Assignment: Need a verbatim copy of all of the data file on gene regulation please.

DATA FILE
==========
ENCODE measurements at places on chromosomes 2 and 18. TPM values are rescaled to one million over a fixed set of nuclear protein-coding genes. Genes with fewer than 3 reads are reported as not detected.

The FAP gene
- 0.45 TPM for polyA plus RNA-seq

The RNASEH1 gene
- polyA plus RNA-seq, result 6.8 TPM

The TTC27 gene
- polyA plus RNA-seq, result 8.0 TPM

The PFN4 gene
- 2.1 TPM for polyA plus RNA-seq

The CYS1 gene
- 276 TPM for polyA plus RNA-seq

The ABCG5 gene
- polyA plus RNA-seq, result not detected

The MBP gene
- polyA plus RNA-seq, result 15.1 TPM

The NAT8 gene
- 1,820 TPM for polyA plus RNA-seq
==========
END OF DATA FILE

ENCODE measurements at places on chromosomes 2 and 18. TPM values are rescaled to one million over a fixed set of nuclear protein-coding genes. Genes with fewer than 3 reads are reported as not detected.

The FAP gene
- 0.45 TPM for polyA plus RNA-seq

The RNASEH1 gene
- polyA plus RNA-seq, result 6.8 TPM

The TTC27 gene
- polyA plus RNA-seq, result 8.0 TPM

The PFN4 gene
- 2.1 TPM for polyA plus RNA-seq

The CYS1 gene
- 276 TPM for polyA plus RNA-seq

The ABCG5 gene
- polyA plus RNA-seq, result not detected

The MBP gene
- polyA plus RNA-seq, result 15.1 TPM

The NAT8 gene
- 1,820 TPM for polyA plus RNA-seq